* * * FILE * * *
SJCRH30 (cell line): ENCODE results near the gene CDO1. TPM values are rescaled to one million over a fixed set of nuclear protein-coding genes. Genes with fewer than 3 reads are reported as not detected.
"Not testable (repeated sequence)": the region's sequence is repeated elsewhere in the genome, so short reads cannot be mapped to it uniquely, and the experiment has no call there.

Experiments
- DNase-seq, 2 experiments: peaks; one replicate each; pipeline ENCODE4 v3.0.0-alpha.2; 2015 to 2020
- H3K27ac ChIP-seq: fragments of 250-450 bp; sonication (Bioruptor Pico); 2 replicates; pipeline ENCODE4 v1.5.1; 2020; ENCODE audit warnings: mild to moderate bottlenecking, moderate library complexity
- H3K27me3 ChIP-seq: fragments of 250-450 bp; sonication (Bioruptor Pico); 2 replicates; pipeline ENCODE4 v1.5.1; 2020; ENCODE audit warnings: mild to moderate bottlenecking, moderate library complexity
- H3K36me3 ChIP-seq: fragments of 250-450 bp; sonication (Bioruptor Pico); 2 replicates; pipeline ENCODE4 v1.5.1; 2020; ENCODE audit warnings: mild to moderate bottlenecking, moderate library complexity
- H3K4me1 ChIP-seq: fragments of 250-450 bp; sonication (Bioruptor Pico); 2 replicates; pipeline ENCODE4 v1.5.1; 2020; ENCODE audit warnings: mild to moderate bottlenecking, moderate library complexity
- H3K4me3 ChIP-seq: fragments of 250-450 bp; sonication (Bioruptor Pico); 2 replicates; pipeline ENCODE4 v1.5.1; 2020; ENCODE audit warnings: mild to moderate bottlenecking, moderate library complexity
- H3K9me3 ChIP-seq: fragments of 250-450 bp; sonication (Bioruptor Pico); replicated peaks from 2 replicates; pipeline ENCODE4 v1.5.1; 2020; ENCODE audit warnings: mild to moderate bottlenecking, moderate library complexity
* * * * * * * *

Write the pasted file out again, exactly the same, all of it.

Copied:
SJCRH30 (cell line): ENCODE results near the gene CDO1. TPM values are rescaled to one million over a fixed set of nuclear protein-coding genes. Genes with fewer than 3 reads are reported as not detected.
"Not testable (repeated sequence)": the region's sequence is repeated elsewhere in the genome, so short reads cannot be mapped to it uniquely, and the experiment has no call there.

Experiments
- DNase-seq, 2 experiments: peaks; one replicate each; pipeline ENCODE4 v3.0.0-alpha.2; 2015 to 2020
- H3K27ac ChIP-seq: fragments of 250-450 bp; sonication (Bioruptor Pico); 2 replicates; pipeline ENCODE4 v1.5.1; 2020; ENCODE audit warnings: mild to moderate bottlenecking, moderate library complexity
- H3K27me3 ChIP-seq: fragments of 250-450 bp; sonication (Bioruptor Pico); 2 replicates; pipeline ENCODE4 v1.5.1; 2020; ENCODE audit warnings: mild to moderate bottlenecking, moderate library complexity
- H3K36me3 ChIP-seq: fragments of 250-450 bp; sonication (Bioruptor Pico); 2 replicates; pipeline ENCODE4 v1.5.1; 2020; ENCODE audit warnings: mild to moderate bottlenecking, moderate library complexity
- H3K4me1 ChIP-seq: fragments of 250-450 bp; sonication (Bioruptor Pico); 2 replicates; pipeline ENCODE4 v1.5.1; 2020; ENCODE audit warnings: mild to moderate bottlenecking, moderate library complexity
- H3K4me3 ChIP-seq: fragments of 250-450 bp; sonication (Bioruptor Pico); 2 replicates; pipeline ENCODE4 v1.5.1; 2020; ENCODE audit warnings: mild to moderate bottlenecking, moderate library complexity
- H3K9me3 ChIP-seq: fragments of 250-450 bp; sonication (Bioruptor Pico); replicated peaks from 2 replicates; pipeline ENCODE4 v1.5.1; 2020; ENCODE audit warnings: mild to moderate bottlenecking, moderate library complexity